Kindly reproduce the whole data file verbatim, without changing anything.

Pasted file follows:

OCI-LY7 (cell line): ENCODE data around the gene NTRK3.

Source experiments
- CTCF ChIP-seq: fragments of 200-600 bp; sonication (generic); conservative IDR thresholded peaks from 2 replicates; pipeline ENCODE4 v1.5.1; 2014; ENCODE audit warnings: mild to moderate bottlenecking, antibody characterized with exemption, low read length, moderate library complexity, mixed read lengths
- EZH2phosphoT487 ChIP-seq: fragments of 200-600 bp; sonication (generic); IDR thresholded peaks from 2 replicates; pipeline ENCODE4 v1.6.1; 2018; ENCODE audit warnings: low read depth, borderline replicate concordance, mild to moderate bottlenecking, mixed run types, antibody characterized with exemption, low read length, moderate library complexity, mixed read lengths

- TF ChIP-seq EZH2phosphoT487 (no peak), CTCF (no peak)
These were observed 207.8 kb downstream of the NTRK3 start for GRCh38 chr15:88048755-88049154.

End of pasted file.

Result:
OCI-LY7 (cell line): ENCODE data around the gene NTRK3.

Source experiments
- CTCF ChIP-seq: fragments of 200-600 bp; sonication (generic); conservative IDR thresholded peaks from 2 replicates; pipeline ENCODE4 v1.5.1; 2014; ENCODE audit warnings: mild to moderate bottlenecking, antibody characterized with exemption, low read length, moderate library complexity, mixed read lengths
- EZH2phosphoT487 ChIP-seq: fragments of 200-600 bp; sonication (generic); IDR thresholded peaks from 2 replicates; pipeline ENCODE4 v1.6.1; 2018; ENCODE audit warnings: low read depth, borderline replicate concordance, mild to moderate bottlenecking, mixed run types, antibody characterized with exemption, low read length, moderate library complexity, mixed read lengths

- TF ChIP-seq EZH2phosphoT487 (no peak), CTCF (no peak)
These were observed 207.8 kb downstream of the NTRK3 start for GRCh38 chr15:88048755-88049154.